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Why Does My Dog Eat Grass?

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Does your dog eat grass whenever they are outside? Perhaps you have heard that dogs eat grass when they have an upset stomach, and it has you worried.

While an upset stomach may be the problem, it is not the only reason that a dog will nibble grass and other plants. 

Here are some reasons your dog may be eating grass, and what you may be able to do about it:


Unlike their ancestors, domesticated dogs have nutritionally rich foods packaged and sold in bulk so there is no need to hunt. However, they retain the natural instinct to hunt and scavenge.

Dogs are neither strictly carnivores nor typical omnivores. They will eat anything that will meet their basic dietary requirements.

Wild dogs often eat a full animal, including plant-based stomach contents, as well as scavenge for grass, berries, and other plant-based foods.

In this case, there really is not anything you need to do to stop the behavior. Occasional grazing is completely fine and trying to work against natural instinct may do more harm than good.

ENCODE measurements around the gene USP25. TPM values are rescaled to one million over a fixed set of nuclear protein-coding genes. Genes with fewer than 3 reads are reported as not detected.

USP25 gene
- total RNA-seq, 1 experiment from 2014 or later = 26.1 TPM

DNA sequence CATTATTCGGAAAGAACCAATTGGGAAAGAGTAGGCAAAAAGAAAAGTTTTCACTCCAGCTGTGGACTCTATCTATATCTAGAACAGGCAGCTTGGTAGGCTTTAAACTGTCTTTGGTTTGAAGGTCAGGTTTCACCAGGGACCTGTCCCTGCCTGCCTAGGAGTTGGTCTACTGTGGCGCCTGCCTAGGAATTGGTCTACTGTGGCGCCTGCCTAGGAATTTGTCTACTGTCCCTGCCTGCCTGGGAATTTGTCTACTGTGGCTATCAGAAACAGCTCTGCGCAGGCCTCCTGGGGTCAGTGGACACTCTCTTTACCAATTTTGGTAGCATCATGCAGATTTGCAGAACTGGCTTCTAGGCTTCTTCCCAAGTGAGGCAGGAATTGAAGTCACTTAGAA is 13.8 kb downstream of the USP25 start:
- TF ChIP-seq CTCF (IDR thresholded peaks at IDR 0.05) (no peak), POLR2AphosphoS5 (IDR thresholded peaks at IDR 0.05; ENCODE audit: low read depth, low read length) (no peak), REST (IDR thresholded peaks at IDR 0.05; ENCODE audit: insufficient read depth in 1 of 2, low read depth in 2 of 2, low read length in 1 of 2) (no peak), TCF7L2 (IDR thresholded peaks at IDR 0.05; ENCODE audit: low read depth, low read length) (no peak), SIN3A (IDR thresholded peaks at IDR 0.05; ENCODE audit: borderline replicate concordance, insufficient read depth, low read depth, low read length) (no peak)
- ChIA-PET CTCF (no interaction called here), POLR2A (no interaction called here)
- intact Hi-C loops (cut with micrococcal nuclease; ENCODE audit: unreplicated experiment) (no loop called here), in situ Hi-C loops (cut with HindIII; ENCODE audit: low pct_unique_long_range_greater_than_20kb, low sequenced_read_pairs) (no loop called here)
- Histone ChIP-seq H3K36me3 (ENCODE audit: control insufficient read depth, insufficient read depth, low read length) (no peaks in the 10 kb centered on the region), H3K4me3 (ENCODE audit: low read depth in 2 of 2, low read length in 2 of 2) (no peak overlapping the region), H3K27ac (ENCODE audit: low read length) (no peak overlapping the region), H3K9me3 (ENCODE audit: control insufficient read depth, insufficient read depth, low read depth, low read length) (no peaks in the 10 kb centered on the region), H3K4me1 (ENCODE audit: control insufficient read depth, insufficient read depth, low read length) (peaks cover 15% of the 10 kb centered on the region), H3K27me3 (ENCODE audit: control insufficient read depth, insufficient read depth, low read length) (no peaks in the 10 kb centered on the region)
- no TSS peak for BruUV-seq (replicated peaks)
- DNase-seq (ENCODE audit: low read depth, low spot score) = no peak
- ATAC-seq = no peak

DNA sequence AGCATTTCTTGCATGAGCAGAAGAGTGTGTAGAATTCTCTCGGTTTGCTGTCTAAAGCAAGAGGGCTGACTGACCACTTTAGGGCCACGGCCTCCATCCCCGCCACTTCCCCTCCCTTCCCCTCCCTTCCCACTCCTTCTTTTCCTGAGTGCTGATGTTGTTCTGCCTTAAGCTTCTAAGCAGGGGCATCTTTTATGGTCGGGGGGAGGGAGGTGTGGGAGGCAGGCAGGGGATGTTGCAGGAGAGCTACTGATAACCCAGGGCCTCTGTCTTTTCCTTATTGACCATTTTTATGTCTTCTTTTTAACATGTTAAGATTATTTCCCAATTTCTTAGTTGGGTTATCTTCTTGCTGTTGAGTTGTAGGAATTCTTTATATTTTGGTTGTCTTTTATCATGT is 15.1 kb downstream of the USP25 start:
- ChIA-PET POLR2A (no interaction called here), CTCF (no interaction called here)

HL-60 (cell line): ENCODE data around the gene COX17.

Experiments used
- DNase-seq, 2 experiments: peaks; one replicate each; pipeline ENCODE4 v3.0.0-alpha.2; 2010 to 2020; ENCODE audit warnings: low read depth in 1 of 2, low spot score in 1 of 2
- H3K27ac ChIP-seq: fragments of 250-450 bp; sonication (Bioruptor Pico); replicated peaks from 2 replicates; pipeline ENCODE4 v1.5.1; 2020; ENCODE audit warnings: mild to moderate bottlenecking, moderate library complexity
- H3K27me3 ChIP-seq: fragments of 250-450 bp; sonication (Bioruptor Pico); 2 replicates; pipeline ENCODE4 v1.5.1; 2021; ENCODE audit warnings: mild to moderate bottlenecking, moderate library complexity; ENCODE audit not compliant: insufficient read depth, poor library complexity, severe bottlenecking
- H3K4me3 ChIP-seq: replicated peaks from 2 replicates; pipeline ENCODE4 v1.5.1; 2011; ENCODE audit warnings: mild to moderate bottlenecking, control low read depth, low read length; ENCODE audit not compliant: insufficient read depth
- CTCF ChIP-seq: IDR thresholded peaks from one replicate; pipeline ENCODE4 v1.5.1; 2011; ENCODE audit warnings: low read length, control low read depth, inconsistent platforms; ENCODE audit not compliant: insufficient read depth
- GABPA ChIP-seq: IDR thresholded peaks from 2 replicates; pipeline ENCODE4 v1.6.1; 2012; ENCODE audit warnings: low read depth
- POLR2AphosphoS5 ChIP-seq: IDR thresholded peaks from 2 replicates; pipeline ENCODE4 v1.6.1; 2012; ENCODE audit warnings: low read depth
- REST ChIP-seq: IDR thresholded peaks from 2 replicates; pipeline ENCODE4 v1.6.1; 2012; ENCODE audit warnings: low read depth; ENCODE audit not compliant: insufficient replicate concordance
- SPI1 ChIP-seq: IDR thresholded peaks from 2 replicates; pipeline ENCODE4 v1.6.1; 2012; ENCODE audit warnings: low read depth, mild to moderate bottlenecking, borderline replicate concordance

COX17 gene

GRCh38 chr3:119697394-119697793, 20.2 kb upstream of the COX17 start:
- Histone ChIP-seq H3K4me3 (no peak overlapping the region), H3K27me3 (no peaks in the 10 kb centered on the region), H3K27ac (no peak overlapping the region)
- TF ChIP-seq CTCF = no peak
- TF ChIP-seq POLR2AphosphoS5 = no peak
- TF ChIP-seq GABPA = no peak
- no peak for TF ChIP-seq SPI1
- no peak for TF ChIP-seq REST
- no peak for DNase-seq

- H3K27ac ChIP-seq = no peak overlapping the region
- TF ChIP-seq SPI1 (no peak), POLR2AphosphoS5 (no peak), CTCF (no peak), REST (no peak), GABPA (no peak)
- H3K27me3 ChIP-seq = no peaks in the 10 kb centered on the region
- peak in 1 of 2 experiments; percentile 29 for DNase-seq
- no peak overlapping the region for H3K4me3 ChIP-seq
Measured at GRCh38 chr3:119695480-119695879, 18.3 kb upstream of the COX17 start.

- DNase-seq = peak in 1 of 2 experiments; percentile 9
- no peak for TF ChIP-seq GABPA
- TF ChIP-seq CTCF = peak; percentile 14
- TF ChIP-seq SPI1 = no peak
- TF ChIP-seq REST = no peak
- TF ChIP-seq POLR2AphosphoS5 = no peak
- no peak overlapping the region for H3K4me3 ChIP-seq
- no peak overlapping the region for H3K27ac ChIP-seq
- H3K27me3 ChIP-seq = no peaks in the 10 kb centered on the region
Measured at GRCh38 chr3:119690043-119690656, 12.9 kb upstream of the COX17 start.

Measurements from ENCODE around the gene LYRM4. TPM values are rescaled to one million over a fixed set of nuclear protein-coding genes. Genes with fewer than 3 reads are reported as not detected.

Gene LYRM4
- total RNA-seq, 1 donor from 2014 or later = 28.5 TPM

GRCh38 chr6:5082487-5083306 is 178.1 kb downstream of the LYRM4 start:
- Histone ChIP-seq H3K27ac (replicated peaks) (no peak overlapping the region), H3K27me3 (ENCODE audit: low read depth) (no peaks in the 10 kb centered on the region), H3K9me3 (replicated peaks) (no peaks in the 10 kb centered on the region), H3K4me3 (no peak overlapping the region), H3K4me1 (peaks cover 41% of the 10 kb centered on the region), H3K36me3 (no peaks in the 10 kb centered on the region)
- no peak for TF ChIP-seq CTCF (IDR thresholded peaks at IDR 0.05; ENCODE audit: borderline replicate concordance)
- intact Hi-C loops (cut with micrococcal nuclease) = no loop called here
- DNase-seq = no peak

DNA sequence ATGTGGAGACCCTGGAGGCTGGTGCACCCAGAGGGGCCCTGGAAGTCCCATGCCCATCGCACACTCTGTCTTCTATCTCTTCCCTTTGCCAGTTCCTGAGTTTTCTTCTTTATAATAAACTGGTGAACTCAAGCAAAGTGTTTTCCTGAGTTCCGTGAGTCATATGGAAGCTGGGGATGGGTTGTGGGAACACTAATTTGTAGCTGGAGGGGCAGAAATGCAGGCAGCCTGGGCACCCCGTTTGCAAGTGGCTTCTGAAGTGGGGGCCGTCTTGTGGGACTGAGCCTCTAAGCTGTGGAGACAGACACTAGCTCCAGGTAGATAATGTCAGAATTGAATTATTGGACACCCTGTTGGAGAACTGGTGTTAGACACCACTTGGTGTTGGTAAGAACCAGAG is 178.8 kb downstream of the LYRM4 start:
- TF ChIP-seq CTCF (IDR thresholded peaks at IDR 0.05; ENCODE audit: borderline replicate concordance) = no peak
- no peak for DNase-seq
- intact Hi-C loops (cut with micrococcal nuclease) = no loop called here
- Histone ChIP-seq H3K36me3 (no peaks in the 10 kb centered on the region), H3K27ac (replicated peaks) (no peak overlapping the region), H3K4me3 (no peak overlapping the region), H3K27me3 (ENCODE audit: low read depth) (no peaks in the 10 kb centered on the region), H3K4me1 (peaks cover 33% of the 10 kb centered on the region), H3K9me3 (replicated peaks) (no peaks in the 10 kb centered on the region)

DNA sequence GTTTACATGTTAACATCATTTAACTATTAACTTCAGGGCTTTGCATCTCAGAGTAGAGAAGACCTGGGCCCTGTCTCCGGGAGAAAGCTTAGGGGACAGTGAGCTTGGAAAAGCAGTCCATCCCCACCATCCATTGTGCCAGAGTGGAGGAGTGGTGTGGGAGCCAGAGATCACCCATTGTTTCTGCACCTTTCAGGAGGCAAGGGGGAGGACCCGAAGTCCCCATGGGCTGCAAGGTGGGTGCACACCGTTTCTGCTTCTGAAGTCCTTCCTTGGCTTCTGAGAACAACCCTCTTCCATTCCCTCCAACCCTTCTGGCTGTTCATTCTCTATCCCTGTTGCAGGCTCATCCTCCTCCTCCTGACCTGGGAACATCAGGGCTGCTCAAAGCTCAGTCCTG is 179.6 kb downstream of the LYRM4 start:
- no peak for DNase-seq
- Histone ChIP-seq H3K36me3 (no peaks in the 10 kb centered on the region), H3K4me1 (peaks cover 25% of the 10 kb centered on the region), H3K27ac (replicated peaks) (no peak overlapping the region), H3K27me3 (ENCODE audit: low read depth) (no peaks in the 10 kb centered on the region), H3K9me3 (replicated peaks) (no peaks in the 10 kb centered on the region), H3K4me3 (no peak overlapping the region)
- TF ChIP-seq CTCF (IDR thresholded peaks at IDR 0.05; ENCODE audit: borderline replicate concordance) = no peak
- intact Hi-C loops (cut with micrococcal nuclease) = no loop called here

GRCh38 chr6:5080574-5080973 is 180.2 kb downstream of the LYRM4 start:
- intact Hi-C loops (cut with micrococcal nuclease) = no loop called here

As long as grazing is not making your dog sick and you are up-to-date on parasite prevention, you can go ahead and let Fido scavenge.


If your dog is eating grass when let outside alone, it could be from boredom, especially if you have a young pup. 

If you react when your dog eats grass, they may notice and use it as a behavior to get your attention.

Try taking your dog on more walks, giving them some more strenuous exercise, or maybe even a new toy to keep them occupied.

Do you let your dog outside in a fenced in yard while you are away? 

If so, grazing may be for more than just boredom. Your pet could be anxiously awaiting your arrival. If your dog eats grass to soothe separation anxiety, you can try leaving them with a pillow or shirt containing your scent to make them feel at peace.

Stomach Relief

Only about 25 percent of dogs get sick after eating grass and only 10 percent show signs of illness beforehand. So, it is highly unlikely that your dog is self-medicating with grass.

It is more likely that your pet simply likes the taste, or is seeking some fiber and other nutrients provided by grass for digestive wellness.

Be on the lookout for a sudden increase in grass eating, as it could be a sign of a more serious illness that your dog is trying to relieve. Call your vet immediately if you suspect this may be the case.

Nutritional Necessity

As mentioned above, it is possible that your dog is craving nutrients not typically found in a commercial diet. If you notice your dog nibbling on grass and house plants, you may want to start feeding a more fiber-rich diet.

You can do this with a high-fiber commercial dog food, or by introducing herbs and cooked vegetables to their diet. Dogs typically do not prefer raw veggies, so cooked is best.

Check out a list of healthy human foods that are safe to feed your dog to make sure you are not feeding them anything toxic.


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